The Origins of Winter Texans

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December 10, 2014


The colorful green jay is usually seen in brushy areas anddense woods in the lower Rio Grande Valley.. © Rex Vogel, all rights reserved

Thousands of snow-weary northerners flock to Texas for the winter.

In Texas—a state famous for adding its unique flair—migrating snowbirds have been affectionately dubbed Winter Texans.

Most congregate in one of two areas: Coastal Bend and Rio Grande Valley.

The majority of Winter Texans flock to “The Valley”, an area near the Mexican border that stretches from Brownsville and Harlingen in the east to Mission in the west—a distance of about 65 miles.

The Valley lies at nearly the same latitude as Miami, Florida. Winters tend to be mild and a bit breezy; however, the weather can be unpredictable. The Valley enjoys a year ’round sub-tropical climate with an average temperature of 74°F. The average rainfall is 23.2 inches.

The Valley is arguably the best bargain in the U.S. for wintering in a warm climate. While the area offers everything you’ll find in other snowbird roosts, living costs are less expensive, with the added advantage of being right next door to Mexico.

Dining comes in all shapes and sizes in The Valley, beginning with Texas slow-cooked barbecues to Tex-Mex specialties, Mexican cuisine, fast foods, and buffets. Eating out here does not break the bank, and senior specials are available daily.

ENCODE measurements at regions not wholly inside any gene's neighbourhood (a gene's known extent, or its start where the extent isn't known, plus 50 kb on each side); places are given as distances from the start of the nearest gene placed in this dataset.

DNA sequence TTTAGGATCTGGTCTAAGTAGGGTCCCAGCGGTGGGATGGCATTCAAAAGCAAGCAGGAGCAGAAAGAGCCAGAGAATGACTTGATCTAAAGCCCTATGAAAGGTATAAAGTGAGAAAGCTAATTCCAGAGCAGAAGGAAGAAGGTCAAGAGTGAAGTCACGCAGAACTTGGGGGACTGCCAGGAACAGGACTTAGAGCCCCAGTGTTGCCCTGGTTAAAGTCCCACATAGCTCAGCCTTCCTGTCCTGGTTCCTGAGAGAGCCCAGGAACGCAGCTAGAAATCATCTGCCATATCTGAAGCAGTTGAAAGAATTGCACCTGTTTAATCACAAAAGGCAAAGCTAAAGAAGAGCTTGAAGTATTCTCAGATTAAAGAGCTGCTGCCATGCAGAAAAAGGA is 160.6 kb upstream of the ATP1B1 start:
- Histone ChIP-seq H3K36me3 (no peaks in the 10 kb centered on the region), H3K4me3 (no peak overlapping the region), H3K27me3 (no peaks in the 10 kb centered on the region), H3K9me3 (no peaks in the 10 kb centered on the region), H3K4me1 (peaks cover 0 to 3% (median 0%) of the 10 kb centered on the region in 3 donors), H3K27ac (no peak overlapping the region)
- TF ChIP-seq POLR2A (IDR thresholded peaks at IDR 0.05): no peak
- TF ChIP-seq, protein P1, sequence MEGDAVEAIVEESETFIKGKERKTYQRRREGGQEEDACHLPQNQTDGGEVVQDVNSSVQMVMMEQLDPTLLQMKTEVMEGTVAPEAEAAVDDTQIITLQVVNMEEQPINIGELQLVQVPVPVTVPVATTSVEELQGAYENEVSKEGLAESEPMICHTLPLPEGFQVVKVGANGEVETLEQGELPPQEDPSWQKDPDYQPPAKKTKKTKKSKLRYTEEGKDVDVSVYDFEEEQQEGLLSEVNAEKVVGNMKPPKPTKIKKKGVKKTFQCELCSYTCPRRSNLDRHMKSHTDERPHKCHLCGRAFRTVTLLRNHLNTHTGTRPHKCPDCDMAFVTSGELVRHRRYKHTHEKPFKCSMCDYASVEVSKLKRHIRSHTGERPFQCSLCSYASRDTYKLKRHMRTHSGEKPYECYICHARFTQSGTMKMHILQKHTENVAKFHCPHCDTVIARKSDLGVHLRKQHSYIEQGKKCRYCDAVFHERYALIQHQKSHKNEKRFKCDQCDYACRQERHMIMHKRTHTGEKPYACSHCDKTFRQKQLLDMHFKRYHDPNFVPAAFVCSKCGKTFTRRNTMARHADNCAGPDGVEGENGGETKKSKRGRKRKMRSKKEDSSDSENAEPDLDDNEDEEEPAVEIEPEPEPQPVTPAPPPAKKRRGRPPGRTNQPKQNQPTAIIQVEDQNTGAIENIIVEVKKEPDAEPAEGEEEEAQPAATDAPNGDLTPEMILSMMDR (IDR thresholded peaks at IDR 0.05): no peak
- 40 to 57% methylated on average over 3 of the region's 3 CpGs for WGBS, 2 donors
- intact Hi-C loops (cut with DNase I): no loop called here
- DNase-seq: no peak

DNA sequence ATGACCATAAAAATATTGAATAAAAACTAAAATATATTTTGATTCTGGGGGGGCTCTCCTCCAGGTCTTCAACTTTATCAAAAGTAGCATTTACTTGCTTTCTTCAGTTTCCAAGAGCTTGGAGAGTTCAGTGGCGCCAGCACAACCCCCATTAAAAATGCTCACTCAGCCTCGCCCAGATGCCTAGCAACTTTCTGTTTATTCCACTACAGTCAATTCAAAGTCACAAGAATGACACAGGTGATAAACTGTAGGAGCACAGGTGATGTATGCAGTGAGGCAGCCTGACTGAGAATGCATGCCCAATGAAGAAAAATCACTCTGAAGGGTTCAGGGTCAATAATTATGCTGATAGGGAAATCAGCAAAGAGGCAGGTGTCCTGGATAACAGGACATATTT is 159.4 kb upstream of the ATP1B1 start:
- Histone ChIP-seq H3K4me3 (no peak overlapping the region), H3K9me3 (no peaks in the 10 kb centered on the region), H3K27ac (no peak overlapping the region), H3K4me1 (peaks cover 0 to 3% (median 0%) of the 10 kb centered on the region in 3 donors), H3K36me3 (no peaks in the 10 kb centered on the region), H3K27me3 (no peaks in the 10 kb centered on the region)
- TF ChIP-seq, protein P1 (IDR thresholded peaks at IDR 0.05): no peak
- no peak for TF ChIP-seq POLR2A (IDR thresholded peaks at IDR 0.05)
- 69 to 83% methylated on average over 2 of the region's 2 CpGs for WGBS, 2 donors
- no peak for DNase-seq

Local attractions, restaurants, and retailers go all out to lure these winter visitors. Newspaper headlines and signs welcome Winter Texans back home to The Valley.

In trying to define what makes the Winter Texans different from their Snowbird cousins in Florida, Arizona, and Southern California, it seems to do with their roots and why they spend their winters here. Winter Texans come primarily from a Mid-West, small-town or rural roots—not that much unlike those that winter in Yuma, Arizona.

There are probably thousands of stories to explain how the term Winter Texan first originated.  But few pre-date the one from Barbara Pybus who published a personal account on the Texas State Historical Association Web site concerning the winter immigration of her grandparents starting back in 1925.

According to the story, it was Edward Horace Tate and Lucinda Amanda Tate who may have been the first Winter Texans. Grand-daughter Barbara reports in 1925 the Tates joined a real estate excursion train at Roosevelt, Oklahoma, traveling to McAllen, Texas, in the Rio Grande Valley. Convinced of the health benefits of the region and after being impressed by the tour of the Valley, the Tates decided they liked it enough to purchase a parcel of property to be used a place to escape the Oklahoma winters.

Tens of Thousands of Snowbirds come to Texas for the winter where they transform from snowbirds to Winter Texans.

We have wintered in Winter Texan Friendly RV parks in Harlingen, La Feria, Alamo, and Mission.

Approximately 15 percent of Winter Texans eventually make the Valley their permanent residence.

Come to Texas for the Winter, You’ll be glad you did! You may even become a Converted Texan.

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1 comment

  1. Marian McDonald

    We travel all the way from Alaska to be a winter Texan. We love it,